On the eve of New Year, it is a folk custom to stay up late or all night and pray for peace in the coming year.  This night every house is brightly lit, in the hope that anything that might bring people bad fortune will disappear under the dazzling lights.  On this special evening, it is also a time for us to sit together to watch the Spring Festival Gala Evening Show which is televised at 8 pm.  The whole nation will watch this program simultaneously with its comedy skits and dialogue that highlights the show.   Kids are always excited and busy eating all kind of snacks, special candies and fruits.  The most exciting moment was the countdown to midnight.  Then we all rush outside to light fireworks and watch the midnight sky light up as people toss flower blossoms in the air.  I especially enjoy this moment of the celebration and we will oftentimes eat round rice glutinous dumplings to signify family togetherness at midnight.

Food

Rebecca:
We have some traditional home-made food, it is called Rou gao; like meat loaf and yu gao (like fish loaf).   It was preferred by the emperor once and now is renowned and has a literal name as “Panlong cai” or is called “Crouching Dragon dish”.   These two dishes are my favorite and play an indispensible part of our dinner.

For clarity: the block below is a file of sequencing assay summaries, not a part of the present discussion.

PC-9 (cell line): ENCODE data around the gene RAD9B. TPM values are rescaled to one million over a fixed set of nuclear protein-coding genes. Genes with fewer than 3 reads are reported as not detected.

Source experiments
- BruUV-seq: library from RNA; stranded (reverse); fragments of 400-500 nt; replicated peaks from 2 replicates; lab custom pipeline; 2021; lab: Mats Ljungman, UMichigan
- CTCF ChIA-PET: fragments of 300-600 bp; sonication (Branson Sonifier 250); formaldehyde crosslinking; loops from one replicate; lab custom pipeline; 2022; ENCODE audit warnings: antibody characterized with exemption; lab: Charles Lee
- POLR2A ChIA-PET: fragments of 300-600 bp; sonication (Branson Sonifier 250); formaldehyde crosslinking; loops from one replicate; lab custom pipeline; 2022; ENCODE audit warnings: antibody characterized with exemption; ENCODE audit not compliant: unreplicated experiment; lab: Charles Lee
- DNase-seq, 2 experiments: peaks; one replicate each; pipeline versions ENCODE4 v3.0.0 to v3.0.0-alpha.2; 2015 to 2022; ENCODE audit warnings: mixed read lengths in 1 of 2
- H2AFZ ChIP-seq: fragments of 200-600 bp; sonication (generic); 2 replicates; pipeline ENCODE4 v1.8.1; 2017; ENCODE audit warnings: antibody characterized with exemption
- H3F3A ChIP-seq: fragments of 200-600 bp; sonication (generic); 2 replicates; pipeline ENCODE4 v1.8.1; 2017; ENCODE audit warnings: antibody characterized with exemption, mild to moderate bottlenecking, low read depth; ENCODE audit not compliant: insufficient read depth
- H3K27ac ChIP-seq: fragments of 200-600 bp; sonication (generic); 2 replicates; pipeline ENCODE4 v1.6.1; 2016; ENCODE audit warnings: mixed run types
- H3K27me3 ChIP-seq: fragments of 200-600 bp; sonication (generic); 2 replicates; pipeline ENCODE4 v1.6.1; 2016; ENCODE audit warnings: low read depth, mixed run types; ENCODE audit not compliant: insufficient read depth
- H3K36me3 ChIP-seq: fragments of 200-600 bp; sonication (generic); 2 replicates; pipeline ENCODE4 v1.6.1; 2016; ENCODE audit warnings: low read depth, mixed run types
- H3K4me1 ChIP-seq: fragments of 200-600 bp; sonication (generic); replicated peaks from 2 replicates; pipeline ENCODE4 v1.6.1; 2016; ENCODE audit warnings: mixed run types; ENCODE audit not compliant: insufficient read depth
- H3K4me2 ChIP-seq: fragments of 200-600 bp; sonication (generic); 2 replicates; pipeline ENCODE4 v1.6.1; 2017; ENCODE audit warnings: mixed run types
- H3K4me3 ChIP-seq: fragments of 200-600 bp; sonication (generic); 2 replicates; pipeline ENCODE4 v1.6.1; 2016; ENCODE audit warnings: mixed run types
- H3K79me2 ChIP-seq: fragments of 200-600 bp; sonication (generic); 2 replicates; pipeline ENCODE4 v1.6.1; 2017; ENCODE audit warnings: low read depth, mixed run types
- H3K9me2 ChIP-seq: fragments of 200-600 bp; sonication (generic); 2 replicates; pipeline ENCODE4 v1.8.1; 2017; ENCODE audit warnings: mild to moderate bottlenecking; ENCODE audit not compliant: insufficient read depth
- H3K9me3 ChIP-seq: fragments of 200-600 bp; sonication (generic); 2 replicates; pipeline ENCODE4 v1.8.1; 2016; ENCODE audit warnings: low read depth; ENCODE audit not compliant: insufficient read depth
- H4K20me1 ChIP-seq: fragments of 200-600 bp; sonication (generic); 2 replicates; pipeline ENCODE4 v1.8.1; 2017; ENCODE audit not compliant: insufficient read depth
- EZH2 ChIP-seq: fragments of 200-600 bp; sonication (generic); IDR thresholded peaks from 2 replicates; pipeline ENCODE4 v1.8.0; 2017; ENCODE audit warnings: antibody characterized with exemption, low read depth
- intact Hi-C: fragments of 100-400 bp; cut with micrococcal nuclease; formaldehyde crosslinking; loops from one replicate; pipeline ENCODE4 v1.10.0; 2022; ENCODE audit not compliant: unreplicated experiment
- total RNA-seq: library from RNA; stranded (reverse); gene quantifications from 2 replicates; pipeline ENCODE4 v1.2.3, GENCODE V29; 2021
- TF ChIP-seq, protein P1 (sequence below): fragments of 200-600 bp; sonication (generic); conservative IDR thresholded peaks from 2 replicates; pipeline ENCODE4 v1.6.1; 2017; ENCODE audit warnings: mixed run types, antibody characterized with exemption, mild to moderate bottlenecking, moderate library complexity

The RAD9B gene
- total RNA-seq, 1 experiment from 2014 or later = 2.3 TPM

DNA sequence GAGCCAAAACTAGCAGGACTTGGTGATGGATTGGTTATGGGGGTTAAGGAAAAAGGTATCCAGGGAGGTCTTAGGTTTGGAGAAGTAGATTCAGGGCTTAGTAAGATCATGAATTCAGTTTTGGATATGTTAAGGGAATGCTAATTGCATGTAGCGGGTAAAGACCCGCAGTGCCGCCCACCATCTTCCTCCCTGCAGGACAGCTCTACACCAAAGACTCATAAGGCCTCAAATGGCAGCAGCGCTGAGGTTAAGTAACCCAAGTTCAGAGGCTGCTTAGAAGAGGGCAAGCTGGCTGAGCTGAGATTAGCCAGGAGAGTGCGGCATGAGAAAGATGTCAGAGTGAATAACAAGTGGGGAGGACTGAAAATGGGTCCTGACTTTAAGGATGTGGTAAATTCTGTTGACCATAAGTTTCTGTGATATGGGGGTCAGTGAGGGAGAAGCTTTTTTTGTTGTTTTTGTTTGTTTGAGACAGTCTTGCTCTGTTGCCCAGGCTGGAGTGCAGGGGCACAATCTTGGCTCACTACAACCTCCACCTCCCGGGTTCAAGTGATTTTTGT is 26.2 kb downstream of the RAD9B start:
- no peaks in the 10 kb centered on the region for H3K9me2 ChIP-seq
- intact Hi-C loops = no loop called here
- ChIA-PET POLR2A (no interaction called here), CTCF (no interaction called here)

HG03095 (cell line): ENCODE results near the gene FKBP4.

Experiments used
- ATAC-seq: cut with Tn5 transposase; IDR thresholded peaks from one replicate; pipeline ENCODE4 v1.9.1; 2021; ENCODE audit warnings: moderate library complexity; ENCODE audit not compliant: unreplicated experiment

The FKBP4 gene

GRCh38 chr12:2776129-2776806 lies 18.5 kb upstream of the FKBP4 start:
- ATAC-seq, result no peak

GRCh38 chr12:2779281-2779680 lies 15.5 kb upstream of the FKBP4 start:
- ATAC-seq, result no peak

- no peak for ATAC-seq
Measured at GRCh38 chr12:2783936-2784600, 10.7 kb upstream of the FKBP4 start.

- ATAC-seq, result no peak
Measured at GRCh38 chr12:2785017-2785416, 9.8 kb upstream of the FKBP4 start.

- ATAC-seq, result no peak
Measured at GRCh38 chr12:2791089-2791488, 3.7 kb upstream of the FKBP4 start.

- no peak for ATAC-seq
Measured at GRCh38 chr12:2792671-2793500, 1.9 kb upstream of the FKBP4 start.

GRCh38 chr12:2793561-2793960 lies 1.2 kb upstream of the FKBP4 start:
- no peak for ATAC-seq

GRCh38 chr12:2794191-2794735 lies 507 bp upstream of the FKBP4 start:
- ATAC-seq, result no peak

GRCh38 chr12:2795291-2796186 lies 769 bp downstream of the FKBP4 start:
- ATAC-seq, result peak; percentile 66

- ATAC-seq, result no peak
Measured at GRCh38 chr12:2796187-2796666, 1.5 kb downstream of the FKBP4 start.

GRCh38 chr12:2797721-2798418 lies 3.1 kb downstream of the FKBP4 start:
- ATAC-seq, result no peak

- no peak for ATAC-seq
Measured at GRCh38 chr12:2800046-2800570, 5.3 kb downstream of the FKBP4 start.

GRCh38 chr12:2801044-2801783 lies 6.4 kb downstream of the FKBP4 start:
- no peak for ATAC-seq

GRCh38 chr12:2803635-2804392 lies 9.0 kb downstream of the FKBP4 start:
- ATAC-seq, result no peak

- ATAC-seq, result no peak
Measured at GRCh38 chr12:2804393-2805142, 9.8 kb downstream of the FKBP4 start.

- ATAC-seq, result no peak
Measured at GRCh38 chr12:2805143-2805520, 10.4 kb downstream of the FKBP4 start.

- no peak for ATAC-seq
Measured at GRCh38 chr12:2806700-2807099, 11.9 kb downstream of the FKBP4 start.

We have two main hot pots; the first is a fish hot pot, which gives us a symbol for wonderful prosperity for the next year.  The spicy beef hot pot indicates good luck.  Before all the dishes are served, we play fireworks outside in the courtyard first.  There will be moments when we kids propose toasts to our respected elders and express gratitude and blessing like good heal and prosperous business for them in the next year.  One dish that cannot be missed is round rice glutinous dumplings.  In Chinese we call it tang yuan (Yuan means round and symbolizes reunion).   Before all the dishes are served, we would set off fireworks outside in the courtyard to let all the bad luck and misfortune out. At this time younger family members propose toasts to respected elders and express gratitude and say words of blessings for good health and prosperous business for the coming year.